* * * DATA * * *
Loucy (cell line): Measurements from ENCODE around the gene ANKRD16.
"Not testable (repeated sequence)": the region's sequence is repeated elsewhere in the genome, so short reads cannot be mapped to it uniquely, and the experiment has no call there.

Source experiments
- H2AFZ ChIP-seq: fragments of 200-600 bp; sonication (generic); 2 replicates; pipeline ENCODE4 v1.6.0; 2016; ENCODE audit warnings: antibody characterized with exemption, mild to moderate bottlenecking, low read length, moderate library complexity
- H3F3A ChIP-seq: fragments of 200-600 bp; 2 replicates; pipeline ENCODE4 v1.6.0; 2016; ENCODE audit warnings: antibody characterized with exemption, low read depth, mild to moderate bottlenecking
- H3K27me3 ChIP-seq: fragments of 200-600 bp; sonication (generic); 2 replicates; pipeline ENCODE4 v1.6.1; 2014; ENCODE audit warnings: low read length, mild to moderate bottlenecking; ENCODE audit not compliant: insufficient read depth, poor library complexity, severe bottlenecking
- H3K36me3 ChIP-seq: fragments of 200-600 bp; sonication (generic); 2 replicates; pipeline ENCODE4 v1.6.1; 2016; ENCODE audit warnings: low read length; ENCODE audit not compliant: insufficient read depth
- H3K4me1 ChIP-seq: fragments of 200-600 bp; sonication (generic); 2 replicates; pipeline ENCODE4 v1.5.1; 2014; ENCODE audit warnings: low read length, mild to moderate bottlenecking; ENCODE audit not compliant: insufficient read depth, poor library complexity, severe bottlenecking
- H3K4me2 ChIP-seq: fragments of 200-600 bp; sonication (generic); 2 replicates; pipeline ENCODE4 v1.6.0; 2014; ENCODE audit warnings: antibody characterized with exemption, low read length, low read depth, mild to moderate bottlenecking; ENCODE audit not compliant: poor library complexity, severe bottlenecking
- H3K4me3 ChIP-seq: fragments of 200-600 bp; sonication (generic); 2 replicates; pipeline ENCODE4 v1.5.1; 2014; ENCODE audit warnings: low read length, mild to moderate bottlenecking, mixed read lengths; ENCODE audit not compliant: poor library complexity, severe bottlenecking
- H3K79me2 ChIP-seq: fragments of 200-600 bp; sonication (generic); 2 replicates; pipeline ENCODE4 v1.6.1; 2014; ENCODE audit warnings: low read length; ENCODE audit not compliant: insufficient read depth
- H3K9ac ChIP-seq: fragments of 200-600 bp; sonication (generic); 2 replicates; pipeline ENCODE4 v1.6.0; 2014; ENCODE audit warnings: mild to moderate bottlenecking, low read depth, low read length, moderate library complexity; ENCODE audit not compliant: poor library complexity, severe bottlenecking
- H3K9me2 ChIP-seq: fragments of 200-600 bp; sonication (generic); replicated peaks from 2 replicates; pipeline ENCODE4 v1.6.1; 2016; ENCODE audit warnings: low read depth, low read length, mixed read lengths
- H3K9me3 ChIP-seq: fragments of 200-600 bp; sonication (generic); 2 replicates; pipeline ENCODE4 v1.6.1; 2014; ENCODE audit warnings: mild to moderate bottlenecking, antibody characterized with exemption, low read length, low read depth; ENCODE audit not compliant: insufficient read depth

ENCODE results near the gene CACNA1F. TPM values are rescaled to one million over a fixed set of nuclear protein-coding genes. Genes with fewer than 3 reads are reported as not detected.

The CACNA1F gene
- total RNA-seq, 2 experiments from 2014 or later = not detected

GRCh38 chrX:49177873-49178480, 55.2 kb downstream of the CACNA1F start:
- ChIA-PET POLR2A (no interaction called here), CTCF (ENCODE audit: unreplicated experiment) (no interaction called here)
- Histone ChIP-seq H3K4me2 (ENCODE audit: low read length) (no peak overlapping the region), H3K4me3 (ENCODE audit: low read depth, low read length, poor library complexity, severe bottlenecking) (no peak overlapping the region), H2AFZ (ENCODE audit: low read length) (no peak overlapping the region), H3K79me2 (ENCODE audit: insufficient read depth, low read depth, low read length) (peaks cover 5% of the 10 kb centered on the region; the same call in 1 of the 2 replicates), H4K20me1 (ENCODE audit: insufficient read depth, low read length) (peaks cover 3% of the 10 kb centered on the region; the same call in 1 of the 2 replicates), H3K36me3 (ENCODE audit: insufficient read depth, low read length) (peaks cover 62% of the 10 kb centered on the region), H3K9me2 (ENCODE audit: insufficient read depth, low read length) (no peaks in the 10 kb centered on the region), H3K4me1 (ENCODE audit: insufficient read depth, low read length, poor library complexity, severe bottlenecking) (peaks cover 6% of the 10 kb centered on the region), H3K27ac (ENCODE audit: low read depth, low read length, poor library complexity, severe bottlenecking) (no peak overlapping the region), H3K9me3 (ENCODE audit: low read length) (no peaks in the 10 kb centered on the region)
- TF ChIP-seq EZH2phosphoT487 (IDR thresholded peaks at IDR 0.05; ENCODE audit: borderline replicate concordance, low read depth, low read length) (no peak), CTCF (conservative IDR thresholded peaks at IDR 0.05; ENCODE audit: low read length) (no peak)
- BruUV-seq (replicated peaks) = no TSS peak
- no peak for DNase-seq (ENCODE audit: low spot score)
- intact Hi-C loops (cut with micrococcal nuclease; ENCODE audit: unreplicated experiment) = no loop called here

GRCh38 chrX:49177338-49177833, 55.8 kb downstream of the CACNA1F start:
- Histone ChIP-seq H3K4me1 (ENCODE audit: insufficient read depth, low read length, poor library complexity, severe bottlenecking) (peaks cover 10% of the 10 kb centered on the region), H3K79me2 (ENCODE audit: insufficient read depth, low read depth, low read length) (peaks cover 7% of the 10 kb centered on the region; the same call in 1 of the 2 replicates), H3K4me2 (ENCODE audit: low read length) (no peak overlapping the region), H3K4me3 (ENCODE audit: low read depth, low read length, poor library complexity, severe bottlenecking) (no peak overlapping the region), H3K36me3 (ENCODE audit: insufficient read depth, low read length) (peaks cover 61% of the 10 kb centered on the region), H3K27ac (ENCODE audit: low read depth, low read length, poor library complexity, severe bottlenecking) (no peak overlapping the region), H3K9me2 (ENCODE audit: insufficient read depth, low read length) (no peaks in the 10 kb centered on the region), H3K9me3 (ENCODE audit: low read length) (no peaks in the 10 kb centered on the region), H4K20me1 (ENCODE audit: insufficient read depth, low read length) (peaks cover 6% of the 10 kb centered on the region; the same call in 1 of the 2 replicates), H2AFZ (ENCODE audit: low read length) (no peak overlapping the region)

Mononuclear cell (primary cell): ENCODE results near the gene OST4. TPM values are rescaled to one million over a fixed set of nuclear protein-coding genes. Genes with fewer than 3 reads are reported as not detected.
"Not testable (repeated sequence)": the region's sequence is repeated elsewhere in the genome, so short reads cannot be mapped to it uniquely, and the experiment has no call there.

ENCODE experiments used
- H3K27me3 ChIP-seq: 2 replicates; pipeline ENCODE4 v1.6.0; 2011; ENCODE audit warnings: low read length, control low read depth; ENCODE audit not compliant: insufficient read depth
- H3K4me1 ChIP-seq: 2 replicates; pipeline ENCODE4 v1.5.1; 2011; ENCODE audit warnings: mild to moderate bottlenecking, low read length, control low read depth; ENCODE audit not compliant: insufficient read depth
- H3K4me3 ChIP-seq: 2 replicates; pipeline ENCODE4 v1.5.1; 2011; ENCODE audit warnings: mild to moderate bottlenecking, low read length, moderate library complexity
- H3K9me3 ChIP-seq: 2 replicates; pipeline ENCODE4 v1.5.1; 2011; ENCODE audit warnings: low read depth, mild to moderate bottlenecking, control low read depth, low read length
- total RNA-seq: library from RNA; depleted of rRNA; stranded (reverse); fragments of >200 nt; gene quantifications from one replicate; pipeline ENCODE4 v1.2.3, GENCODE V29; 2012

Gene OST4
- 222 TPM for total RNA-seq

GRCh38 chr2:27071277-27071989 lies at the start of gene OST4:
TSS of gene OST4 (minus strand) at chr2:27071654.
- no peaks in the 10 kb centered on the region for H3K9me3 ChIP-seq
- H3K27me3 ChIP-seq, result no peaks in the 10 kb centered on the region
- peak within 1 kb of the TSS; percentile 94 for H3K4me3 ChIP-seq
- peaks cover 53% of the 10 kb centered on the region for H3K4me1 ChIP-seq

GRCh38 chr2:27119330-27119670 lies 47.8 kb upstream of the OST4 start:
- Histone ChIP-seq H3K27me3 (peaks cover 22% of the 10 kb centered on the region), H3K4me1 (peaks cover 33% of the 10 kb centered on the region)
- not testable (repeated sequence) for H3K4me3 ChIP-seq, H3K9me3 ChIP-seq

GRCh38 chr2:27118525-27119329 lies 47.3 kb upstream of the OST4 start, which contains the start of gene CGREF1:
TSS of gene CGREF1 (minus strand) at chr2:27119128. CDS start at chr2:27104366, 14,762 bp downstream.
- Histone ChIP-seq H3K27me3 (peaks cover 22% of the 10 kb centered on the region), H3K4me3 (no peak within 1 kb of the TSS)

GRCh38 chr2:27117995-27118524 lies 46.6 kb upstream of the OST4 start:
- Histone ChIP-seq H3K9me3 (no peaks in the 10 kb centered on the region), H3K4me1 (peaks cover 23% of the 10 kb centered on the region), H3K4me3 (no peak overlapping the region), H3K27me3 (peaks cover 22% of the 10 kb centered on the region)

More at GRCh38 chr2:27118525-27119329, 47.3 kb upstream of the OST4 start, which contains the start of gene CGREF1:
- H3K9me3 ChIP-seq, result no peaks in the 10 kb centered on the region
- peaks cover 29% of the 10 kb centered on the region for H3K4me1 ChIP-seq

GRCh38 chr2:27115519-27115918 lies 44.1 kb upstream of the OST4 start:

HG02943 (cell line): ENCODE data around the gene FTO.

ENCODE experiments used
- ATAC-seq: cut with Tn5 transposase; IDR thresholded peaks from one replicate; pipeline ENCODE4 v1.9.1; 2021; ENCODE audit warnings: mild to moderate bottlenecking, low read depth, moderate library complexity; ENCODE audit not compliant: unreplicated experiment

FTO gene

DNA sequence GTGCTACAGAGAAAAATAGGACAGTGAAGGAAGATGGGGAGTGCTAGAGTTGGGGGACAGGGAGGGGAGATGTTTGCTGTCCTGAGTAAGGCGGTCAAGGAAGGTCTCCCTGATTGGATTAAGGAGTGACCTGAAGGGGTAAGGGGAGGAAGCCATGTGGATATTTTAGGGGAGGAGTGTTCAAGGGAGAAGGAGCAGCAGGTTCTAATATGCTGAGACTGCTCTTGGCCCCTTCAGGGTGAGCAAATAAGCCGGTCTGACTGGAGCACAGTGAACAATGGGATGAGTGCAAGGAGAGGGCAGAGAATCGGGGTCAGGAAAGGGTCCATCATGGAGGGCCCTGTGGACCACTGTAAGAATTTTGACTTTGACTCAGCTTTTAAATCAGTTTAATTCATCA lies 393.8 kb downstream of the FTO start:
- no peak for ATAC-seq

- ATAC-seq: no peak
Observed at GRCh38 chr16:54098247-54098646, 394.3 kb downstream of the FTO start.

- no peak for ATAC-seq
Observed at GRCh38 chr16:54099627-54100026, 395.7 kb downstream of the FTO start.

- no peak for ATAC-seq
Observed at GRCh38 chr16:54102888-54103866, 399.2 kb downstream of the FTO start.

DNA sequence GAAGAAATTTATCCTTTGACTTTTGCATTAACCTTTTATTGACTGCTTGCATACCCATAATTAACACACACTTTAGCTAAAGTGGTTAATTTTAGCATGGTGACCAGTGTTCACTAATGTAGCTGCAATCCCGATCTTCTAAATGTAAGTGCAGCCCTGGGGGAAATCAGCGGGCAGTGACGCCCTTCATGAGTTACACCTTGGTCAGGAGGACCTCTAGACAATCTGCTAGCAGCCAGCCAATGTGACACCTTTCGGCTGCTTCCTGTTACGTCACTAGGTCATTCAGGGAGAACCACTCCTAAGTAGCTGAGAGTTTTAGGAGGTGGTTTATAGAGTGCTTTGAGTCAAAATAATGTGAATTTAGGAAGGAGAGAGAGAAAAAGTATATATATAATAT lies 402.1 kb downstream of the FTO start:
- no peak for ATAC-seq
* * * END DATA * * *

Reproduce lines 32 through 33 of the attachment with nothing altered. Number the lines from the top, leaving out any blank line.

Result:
- H3K4me3 ChIP-seq: 2 replicates; pipeline ENCODE4 v1.5.1; 2011; ENCODE audit warnings: mild to moderate bottlenecking, low read length, moderate library complexity
- H3K9me3 ChIP-seq: 2 replicates; pipeline ENCODE4 v1.5.1; 2011; ENCODE audit warnings: low read depth, mild to moderate bottlenecking, control low read depth, low read length